Strange Things I Have Seen – A BlueJay Without A Beak

Those of you who’ve been reading us for the last coupla years will recall the story of “Peg” the one legged chickadee  Peggy – aka Fred. Those of you who’ve been asking if she’s still about, will be glad to hear she landed on out hands for a feed of sunflower seeds just three days back. Our little lady is still strong and defiant, despite her disability.

I admire disabled animals as they’re more vulnerable to predators, and it’s not like any of their peers will give them a break. They don’t have universal health care, they don’t have special rights, nor can they band together to demand special privileges. Basically, their society couldn’t care less if they live or die. But live they do, without anyone’s sympathy, without guilt tactics, without self-righteous indignation, without family and friends to fight for them, without compensation, without special societal considerations. They accept their disabilities and step forward to face Life. That’s more courageous than most people I know. Remember I’m talking about a chickadee here.

Now, I’ve seen numerous birds with missing legs. I’ve seen a mourning dove with a tumor half the size of it’s own head. I’ve seen a squirrel with one dead eye, and another with no fur as a cold hard Winter approached.

But I had never seen a Blue Jay without a beak before.

The wife and I were sitting on the back deck as we do every evening until it’s just too cold to do so, when she says, “Heay ! Look at that Blue Jay, the way it stuffed that peanut into it’s crop … it looks like there’s no beak on it”. I glanced up to take a look myself, but it had flown away. It soon returned, and I could clearly see something was definitely wrong with it. I ran inside to grab my camera and much to my shock, the bird actually stayed around long enough to let me snap a few pictures. They’re blurred for the most part so I had to sharpen them with Photoshop, but you can clearly see that it’s missing the entire beak and you can see it’s tongue sticking out in some of the shots. I can’t figure how it could’ve lost it’s entire beak. However, the lack of a beak hasn’t deterred it from carrying on with Life thus far. ***UPDATE Nov 8 2017 – We have since seen a grackle with the top of it’s beak broken and dangling by a thin piece of skin. We floated sunflower seeds in the shallow birdbath so it could scoop them up as it couldn’t pick them up in it’s beak. We only saw these two birds for a few days, then they just failed to show-up one morning. We never saw them again. I have since been told that these kinds of injuries are not uncommon, and are usually fatal … eventually.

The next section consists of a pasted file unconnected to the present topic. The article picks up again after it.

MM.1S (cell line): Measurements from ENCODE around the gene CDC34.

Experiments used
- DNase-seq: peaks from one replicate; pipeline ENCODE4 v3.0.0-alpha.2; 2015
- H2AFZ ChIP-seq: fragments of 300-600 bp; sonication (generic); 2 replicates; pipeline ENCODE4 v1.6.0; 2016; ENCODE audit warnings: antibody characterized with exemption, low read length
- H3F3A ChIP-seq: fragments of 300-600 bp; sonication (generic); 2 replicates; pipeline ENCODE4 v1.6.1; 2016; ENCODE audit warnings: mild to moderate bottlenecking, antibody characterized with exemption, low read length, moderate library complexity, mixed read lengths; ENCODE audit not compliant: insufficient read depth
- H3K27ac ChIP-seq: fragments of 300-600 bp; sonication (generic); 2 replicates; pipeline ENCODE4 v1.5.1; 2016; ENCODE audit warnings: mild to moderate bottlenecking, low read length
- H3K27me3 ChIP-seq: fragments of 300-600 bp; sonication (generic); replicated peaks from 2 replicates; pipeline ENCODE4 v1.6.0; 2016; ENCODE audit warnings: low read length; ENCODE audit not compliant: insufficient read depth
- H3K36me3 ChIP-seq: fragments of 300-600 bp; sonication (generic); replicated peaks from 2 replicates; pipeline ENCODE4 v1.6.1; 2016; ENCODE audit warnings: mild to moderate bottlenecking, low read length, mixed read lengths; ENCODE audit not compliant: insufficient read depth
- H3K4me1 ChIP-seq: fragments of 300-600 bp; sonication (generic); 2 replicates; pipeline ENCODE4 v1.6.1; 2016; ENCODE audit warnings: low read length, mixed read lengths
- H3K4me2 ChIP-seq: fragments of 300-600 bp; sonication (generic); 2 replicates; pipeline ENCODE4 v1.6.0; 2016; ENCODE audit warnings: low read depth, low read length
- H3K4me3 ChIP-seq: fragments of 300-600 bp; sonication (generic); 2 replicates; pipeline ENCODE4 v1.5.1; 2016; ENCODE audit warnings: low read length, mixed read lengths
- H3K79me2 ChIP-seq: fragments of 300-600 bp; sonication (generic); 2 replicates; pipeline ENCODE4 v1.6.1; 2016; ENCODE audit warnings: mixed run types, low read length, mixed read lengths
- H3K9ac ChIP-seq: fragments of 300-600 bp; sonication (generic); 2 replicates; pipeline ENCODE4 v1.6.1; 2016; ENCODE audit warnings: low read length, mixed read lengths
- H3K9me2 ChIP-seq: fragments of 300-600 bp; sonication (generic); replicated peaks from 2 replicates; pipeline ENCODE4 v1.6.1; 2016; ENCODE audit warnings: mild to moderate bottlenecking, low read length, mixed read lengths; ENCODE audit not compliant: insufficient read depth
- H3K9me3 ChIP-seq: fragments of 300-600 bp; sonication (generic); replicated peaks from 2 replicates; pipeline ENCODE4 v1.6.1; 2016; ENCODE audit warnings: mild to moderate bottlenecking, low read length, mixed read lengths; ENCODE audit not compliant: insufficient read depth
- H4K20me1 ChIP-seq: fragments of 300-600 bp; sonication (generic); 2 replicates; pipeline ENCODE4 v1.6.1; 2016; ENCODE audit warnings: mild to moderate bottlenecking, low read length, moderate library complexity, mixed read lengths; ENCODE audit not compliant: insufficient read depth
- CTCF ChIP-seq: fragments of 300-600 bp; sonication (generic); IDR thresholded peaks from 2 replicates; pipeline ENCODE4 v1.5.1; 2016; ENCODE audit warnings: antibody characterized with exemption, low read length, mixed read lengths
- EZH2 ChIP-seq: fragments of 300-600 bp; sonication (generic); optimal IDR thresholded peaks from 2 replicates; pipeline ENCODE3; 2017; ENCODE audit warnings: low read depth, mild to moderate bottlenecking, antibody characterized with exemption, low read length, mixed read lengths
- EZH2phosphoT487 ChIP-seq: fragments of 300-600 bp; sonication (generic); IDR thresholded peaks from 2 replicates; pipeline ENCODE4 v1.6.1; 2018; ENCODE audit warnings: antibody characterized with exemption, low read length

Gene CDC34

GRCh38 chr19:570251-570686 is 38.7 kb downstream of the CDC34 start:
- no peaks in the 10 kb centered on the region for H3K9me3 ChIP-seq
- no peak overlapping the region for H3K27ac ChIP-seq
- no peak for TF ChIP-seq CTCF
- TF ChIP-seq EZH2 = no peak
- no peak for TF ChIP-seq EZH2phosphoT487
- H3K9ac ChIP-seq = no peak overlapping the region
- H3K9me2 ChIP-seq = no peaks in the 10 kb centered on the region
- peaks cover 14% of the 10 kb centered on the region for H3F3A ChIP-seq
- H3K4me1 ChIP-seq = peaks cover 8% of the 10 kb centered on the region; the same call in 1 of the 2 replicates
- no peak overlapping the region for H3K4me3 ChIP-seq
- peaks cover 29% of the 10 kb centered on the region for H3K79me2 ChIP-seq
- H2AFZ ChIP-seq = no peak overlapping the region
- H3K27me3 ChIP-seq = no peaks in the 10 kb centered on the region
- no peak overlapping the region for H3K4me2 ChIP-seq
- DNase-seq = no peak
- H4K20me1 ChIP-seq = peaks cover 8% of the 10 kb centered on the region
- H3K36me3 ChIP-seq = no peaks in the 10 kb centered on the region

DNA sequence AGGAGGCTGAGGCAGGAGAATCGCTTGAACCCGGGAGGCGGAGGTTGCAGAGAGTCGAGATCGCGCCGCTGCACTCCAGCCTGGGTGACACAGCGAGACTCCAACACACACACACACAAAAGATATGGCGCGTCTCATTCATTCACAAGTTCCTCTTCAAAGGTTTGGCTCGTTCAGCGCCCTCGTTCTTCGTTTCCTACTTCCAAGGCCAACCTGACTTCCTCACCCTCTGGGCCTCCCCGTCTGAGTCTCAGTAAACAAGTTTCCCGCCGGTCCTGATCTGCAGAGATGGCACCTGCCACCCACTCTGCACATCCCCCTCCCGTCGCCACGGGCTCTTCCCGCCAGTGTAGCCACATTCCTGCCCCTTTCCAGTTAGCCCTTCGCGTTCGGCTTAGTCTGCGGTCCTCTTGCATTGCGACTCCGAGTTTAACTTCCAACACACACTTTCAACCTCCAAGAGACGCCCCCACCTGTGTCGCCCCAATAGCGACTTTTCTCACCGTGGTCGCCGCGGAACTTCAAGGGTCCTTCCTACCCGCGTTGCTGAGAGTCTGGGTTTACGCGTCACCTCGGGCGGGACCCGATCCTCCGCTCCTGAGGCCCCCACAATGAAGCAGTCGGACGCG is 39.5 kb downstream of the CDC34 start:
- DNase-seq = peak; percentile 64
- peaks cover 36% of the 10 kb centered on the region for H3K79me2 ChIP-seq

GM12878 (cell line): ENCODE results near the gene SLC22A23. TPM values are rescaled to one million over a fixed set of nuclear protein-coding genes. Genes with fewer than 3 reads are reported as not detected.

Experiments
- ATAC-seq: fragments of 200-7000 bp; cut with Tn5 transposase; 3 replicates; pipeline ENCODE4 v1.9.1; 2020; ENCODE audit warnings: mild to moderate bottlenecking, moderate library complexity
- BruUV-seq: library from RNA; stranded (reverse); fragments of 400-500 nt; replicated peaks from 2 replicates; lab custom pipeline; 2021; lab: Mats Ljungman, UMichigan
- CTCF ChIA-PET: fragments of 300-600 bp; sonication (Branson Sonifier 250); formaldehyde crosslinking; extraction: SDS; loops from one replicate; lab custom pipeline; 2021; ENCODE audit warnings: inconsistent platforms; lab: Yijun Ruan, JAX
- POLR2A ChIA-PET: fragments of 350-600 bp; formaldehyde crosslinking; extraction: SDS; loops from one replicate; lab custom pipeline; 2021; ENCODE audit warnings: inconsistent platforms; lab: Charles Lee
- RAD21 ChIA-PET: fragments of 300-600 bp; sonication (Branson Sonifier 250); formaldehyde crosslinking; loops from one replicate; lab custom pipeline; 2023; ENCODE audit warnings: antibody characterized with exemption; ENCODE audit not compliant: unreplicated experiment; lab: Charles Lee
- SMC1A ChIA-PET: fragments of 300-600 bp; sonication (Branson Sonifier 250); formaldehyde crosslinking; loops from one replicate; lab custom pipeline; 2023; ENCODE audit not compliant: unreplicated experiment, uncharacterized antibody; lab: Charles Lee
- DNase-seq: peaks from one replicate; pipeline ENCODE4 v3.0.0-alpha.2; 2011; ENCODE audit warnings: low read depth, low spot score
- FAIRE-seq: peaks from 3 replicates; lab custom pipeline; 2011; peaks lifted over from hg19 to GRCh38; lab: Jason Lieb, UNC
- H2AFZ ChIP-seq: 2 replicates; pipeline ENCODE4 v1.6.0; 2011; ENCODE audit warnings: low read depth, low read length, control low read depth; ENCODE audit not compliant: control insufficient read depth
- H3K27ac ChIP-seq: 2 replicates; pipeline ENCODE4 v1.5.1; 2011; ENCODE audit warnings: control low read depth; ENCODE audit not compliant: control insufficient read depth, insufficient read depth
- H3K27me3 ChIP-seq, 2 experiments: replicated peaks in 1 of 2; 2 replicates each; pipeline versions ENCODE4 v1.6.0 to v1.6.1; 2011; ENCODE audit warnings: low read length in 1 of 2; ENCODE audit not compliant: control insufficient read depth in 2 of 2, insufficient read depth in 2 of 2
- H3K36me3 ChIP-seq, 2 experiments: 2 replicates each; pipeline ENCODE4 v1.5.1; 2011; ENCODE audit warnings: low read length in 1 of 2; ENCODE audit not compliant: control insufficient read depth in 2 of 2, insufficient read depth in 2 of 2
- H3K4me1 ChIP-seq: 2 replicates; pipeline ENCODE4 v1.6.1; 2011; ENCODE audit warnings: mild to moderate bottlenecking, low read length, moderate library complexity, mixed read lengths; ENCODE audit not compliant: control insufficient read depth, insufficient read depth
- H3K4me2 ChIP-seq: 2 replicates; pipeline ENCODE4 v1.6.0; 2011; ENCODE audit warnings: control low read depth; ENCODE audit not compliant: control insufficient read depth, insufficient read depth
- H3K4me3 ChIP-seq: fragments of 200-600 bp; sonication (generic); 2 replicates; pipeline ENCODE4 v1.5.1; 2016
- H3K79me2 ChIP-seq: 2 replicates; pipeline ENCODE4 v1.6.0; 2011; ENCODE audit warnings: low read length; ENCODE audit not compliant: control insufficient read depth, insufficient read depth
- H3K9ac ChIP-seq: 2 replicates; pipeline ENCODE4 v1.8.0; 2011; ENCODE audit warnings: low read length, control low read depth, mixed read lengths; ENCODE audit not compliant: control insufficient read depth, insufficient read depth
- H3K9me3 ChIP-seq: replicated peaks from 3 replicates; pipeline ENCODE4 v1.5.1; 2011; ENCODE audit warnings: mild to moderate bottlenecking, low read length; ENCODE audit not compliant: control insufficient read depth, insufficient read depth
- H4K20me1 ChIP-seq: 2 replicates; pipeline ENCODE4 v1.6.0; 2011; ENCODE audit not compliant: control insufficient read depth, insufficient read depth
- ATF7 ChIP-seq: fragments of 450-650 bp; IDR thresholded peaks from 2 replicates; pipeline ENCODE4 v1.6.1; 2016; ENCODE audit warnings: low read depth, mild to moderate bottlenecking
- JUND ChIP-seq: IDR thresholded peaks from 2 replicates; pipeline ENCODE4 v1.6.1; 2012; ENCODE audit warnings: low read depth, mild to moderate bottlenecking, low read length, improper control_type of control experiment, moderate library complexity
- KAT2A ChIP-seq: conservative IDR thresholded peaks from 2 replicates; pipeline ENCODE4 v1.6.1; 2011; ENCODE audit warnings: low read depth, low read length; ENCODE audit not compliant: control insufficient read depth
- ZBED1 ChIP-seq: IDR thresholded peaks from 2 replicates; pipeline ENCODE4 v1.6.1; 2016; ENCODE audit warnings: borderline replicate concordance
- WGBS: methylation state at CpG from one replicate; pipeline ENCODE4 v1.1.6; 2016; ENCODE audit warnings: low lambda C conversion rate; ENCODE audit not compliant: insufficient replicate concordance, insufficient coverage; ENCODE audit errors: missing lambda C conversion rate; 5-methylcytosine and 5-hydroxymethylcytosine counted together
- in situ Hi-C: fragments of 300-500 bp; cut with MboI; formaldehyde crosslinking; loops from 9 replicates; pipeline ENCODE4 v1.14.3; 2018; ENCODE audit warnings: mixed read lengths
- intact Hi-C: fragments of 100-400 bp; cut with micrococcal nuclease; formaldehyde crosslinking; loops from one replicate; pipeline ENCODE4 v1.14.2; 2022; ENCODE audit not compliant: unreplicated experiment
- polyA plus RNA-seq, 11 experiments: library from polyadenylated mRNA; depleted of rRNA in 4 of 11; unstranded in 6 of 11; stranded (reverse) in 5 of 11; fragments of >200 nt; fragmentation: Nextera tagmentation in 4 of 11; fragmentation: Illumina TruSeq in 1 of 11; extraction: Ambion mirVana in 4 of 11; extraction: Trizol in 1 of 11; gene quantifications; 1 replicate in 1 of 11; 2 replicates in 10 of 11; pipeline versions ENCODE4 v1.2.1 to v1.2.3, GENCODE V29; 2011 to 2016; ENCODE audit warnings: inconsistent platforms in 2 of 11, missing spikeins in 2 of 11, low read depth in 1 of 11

In these days of mass organized hero worship, can we not take a moment to recognize, appreciate and respect … silent, unsung bravery ?



  1. bushwhacker's Lil Sis · · Reply

    I shared this story with a “birder” and he told me that this is more common then you’d think. What happens is the bird gets its beak stuck in a crevice of some sort and in desperation, pulls hard enough to break off its beak. Despite the fact this poor fella seems to have adopted and is looking healthy….I still feel badly for it.


  2. I just saw a Blue Jay with no beak. I prefer to believe he was born that way. The thought of him actually breaking off it’s own beak is just detrimental to me
    Poor little thing. He was born that way.


    1. Yes Joanne, that’s the downside of watching the Natural World. Sometimes you’ll see things, you wish you hadn’t.


  3. I have a Blue Jay that comes around with a missing top beak. It has figured out how to pick up and open the peanut I provide to the birds and squirrels. I hope to see it for a very long time.


    1. And I hope you continue seeing it for a very long time as well. Jays are remarkably adaptable and clever. Thanks for sharing with us,


  4. Wendy Weiner · · Reply

    Just came across your blog since I’ve been visited by a blue jay without a beak. Such comfort in reading about your own encounter and those of your commenters. I live in northern California, and shelter-in-place has given me the time to really take it in. This jay looks a bit more disheveled than yours, so I’m wondering if he is not able to groom himself. I’m crunching up the nuts for him, and I do see his tongue. Although nature may take its course, It’s heartening to know he may survive this!


    1. Though anything’s possible, Nature usually does take it’s course. Our sympathies have always gone to those who can’t speak for themselves. We figure the least we can do is try to alleviate some of the misery for one of our backyard denizens. Take care of your jay and I hope you’re successful in keeping it going.


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